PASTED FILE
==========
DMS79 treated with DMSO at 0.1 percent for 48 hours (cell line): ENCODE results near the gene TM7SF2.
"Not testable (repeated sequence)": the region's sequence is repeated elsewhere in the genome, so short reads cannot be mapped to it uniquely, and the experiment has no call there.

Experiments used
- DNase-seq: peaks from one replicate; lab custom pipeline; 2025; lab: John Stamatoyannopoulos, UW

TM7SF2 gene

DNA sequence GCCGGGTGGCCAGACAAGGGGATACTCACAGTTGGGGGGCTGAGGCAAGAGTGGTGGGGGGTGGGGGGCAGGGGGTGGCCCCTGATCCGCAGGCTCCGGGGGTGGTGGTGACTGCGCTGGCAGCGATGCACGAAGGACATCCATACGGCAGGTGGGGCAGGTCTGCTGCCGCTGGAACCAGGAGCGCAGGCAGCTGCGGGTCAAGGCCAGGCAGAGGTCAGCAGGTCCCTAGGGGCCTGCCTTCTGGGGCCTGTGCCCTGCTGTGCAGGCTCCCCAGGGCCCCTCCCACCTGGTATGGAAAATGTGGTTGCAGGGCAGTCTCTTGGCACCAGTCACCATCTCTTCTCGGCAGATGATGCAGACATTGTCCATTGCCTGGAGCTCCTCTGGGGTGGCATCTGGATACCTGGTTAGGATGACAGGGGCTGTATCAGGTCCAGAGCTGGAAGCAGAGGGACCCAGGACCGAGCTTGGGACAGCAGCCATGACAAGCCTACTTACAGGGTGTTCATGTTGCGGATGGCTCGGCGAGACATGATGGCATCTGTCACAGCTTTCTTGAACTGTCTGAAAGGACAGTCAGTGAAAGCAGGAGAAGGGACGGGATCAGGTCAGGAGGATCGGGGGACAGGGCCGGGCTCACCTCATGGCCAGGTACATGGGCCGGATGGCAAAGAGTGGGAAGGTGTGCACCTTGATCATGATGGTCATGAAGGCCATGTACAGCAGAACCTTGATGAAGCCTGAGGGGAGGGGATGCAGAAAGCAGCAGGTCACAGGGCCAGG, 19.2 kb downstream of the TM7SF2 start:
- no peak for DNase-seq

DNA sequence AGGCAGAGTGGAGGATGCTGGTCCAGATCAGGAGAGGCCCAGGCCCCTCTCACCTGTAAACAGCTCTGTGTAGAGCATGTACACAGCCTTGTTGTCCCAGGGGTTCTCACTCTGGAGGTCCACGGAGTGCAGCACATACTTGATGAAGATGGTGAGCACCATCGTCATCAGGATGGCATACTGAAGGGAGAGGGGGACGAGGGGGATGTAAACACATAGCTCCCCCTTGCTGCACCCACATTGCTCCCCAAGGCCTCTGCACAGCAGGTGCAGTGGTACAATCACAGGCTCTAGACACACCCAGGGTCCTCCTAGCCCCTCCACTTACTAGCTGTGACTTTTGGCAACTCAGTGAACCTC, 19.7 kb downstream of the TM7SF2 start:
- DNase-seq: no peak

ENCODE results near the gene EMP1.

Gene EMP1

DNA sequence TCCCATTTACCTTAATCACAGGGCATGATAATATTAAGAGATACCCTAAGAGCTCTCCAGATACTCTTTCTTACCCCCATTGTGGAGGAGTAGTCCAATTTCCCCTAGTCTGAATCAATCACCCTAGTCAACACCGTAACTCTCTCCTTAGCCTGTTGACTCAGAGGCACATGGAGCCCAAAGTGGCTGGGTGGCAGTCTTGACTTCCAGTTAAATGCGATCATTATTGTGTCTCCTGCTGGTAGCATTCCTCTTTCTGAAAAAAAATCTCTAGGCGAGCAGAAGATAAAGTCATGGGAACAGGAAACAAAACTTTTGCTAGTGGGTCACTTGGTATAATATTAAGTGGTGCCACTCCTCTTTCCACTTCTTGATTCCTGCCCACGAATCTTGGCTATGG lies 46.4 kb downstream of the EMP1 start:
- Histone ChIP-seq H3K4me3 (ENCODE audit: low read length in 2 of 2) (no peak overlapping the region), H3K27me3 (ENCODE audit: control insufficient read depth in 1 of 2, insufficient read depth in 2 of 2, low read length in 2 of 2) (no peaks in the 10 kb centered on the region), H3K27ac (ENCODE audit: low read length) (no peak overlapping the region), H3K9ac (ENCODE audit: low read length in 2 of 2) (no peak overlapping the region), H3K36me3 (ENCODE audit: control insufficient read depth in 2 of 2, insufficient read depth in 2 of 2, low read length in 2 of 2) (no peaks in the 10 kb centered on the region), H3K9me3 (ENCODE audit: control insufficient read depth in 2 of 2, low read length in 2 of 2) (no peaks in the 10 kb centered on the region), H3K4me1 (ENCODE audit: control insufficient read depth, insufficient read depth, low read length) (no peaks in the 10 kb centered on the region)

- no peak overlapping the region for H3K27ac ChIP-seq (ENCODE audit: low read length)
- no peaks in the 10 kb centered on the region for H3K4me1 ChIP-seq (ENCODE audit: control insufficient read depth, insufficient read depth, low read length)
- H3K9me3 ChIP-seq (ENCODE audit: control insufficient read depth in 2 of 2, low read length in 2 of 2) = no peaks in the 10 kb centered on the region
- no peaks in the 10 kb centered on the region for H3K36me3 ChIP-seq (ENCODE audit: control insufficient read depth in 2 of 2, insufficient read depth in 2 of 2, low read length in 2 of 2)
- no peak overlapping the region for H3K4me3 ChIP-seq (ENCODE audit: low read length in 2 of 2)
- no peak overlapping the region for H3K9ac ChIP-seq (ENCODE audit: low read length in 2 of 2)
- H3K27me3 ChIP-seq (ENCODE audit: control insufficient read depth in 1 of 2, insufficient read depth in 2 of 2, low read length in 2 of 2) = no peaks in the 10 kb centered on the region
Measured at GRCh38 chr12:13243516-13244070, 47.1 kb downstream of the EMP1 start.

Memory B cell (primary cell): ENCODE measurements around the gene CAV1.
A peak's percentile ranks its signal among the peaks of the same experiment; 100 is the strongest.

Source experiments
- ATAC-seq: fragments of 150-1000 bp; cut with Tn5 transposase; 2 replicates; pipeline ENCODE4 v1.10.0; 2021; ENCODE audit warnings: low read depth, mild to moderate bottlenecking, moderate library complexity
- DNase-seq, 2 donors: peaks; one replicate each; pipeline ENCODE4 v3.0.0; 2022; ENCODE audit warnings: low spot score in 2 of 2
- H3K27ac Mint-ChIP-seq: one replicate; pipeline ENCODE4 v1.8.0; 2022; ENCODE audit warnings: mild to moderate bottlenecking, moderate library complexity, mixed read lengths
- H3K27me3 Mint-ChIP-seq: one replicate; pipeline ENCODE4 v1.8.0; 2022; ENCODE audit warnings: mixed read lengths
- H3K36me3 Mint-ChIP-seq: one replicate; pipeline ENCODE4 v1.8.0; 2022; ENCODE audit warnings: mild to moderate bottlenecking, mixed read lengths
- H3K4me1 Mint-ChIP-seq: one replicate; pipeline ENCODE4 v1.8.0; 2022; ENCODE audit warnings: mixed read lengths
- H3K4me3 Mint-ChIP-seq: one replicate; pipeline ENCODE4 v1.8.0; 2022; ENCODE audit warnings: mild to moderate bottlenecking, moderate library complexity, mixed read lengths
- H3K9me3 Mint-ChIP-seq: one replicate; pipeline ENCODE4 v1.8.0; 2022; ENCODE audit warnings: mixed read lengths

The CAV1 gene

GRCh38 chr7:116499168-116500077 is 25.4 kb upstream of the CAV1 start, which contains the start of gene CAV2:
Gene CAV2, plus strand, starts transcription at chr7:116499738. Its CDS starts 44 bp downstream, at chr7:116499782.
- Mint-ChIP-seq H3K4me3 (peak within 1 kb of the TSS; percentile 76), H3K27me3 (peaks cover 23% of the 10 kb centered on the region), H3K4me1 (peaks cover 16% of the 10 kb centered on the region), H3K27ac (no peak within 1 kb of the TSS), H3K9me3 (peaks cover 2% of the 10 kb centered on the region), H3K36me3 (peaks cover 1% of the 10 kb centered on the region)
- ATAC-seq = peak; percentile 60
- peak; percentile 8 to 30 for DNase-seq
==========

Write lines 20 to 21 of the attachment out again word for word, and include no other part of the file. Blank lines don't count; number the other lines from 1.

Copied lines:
- H3K27me3 ChIP-seq (ENCODE audit: control insufficient read depth in 1 of 2, insufficient read depth in 2 of 2, low read length in 2 of 2) = no peaks in the 10 kb centered on the region
Measured at GRCh38 chr12:13243516-13244070, 47.1 kb downstream of the EMP1 start.